• anonymous

    Originalism, as a method of interpretation, not only is Scalia’s consistent lens for reading the text of the constitution, implying not a political agenda but rather a method of constitutional interpretation that he views as superior. And I am interested in hearing why he believes that is the case, as each and every citizen and justice must use some method of deciphering the meaning of our somewhat vague governmental charter. Accusing him of having a hidden agenda is ignorant as he consistently uses the same logic to respond to each case, whether or not you find this method meritorious, you should debate with him. not shut him out because it leads him down a different road than yours would. or have you not even tried to answer the constitutional questions for yourself? i don’t think you have

  • Anonymous

    What an honor it is to have Supreme Court Justice Scalia to speak at Wesleyan or anywhere for that matter; a true constitutionalist of the court. Too bad that can’t be said for some like Justice Ginsberg who believe it’s important to give heed to foreign law which is contrary not only to the ‘Rule of Law’ but to her oath to uphold the Constitution. It’s a sad day in America when such ‘students’ write such closed minded views that leads one to question the quality of education when put to the test of being open to other views which our nation once led the world.

    To disrupt is anarchy and displays the mentality of a child. You should listen and do something you obviously don’t do very often: THINK.

    • Stephenclarke

      Perhaps you should know that Justice Scalia has a well documented respect for Justice Ginsberg. The two approach cases from often diametrically opposed viewpoints, but that has not prevented them from recognizing each other’s legal abilities. Both are brilliant. There can be no serious question that both follow their oath to uphold the Constitution.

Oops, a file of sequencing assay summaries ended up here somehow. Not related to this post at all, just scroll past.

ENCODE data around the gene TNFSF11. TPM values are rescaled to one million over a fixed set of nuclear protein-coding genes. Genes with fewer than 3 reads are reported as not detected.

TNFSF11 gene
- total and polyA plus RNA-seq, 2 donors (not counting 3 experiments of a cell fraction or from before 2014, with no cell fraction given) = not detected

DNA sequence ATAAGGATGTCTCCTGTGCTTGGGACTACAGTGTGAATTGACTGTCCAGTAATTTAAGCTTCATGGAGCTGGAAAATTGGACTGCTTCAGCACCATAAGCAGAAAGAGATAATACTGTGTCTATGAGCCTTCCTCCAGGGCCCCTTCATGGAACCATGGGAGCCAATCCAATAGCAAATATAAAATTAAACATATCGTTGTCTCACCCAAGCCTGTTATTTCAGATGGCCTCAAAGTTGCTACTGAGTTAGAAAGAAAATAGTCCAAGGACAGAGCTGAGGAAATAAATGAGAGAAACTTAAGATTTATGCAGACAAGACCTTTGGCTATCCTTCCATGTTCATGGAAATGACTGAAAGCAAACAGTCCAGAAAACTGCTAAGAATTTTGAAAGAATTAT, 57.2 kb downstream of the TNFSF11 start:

Civility has great virtue. It allows the message to be heard through the noise.Insulting those with whom we disagree coarsens the public discourse. In this particular case, I’m not even sure why J. Ginsberg is even mentioned. Respect does not require agreement.

      • Anonymous

        Why is Ginsberg mentioned? Are you serious? Supreme Court Justice Scalia & Ginsberg took an oath to UPHOLD the Constitution; Scalia does; Ginsberg doesn’t by virtue of using foreign law for interpretation of cases before the court. That’s wrong. Yet the column advocates disruption of the speech by Scalia; he should be applauded for putting country first before self interests as Ginsberg does. It has nothing to do with whether or not Scalia has respect for Ginsberg or not; that a false argument and bears nothing to the debate.

        Read the Constitution before it’s ripped to shreds by the likes of Ginsberg and others who have been given nearly carte blanche in legislating from the bench and in doing so, there goes our freedoms and liberties so many fought and died for.

  • Sekito Kisen

    Freedom of speech means that we can listen to those with whom we disagree and then present our own speech in disagreement. It does not mean we do not listen to those with whom we disagree. We must live by example, which means by showing that we can listen to those who might not listen to us. That is the true liberal ideal.

  • Jeber

    Fuck Antonio scalia